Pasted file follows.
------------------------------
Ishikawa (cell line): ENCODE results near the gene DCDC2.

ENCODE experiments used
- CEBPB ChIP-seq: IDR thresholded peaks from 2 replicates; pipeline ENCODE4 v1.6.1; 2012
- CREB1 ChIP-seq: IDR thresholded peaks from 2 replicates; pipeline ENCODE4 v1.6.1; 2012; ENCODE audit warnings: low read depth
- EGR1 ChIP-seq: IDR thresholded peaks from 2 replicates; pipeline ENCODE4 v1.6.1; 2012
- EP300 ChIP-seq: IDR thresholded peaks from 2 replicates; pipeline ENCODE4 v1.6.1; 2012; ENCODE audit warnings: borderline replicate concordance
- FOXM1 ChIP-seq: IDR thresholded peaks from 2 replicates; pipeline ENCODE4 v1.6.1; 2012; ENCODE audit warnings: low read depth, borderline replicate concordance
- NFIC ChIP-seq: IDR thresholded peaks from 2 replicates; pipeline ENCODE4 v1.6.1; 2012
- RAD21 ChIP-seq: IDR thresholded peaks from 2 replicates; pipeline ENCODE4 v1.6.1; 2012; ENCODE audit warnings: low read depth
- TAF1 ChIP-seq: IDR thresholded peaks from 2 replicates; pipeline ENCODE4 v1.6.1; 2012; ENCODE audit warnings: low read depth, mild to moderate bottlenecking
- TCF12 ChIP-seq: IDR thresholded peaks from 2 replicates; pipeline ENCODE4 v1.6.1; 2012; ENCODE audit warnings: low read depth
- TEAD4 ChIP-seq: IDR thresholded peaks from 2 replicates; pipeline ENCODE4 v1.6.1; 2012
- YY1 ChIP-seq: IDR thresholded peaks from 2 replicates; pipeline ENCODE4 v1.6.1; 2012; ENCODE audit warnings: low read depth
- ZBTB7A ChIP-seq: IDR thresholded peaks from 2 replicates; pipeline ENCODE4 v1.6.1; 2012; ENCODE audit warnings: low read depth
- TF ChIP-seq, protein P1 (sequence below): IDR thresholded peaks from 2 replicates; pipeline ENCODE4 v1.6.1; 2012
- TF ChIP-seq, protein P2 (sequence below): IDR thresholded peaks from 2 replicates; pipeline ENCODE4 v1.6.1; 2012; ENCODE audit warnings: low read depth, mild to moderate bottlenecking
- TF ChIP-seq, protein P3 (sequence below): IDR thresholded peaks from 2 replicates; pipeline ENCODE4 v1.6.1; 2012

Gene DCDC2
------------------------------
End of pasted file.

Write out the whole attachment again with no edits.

Ishikawa (cell line): ENCODE results near the gene DCDC2.

ENCODE experiments used
- CEBPB ChIP-seq: IDR thresholded peaks from 2 replicates; pipeline ENCODE4 v1.6.1; 2012
- CREB1 ChIP-seq: IDR thresholded peaks from 2 replicates; pipeline ENCODE4 v1.6.1; 2012; ENCODE audit warnings: low read depth
- EGR1 ChIP-seq: IDR thresholded peaks from 2 replicates; pipeline ENCODE4 v1.6.1; 2012
- EP300 ChIP-seq: IDR thresholded peaks from 2 replicates; pipeline ENCODE4 v1.6.1; 2012; ENCODE audit warnings: borderline replicate concordance
- FOXM1 ChIP-seq: IDR thresholded peaks from 2 replicates; pipeline ENCODE4 v1.6.1; 2012; ENCODE audit warnings: low read depth, borderline replicate concordance
- NFIC ChIP-seq: IDR thresholded peaks from 2 replicates; pipeline ENCODE4 v1.6.1; 2012
- RAD21 ChIP-seq: IDR thresholded peaks from 2 replicates; pipeline ENCODE4 v1.6.1; 2012; ENCODE audit warnings: low read depth
- TAF1 ChIP-seq: IDR thresholded peaks from 2 replicates; pipeline ENCODE4 v1.6.1; 2012; ENCODE audit warnings: low read depth, mild to moderate bottlenecking
- TCF12 ChIP-seq: IDR thresholded peaks from 2 replicates; pipeline ENCODE4 v1.6.1; 2012; ENCODE audit warnings: low read depth
- TEAD4 ChIP-seq: IDR thresholded peaks from 2 replicates; pipeline ENCODE4 v1.6.1; 2012
- YY1 ChIP-seq: IDR thresholded peaks from 2 replicates; pipeline ENCODE4 v1.6.1; 2012; ENCODE audit warnings: low read depth
- ZBTB7A ChIP-seq: IDR thresholded peaks from 2 replicates; pipeline ENCODE4 v1.6.1; 2012; ENCODE audit warnings: low read depth
- TF ChIP-seq, protein P1 (sequence below): IDR thresholded peaks from 2 replicates; pipeline ENCODE4 v1.6.1; 2012
- TF ChIP-seq, protein P2 (sequence below): IDR thresholded peaks from 2 replicates; pipeline ENCODE4 v1.6.1; 2012; ENCODE audit warnings: low read depth, mild to moderate bottlenecking
- TF ChIP-seq, protein P3 (sequence below): IDR thresholded peaks from 2 replicates; pipeline ENCODE4 v1.6.1; 2012

Gene DCDC2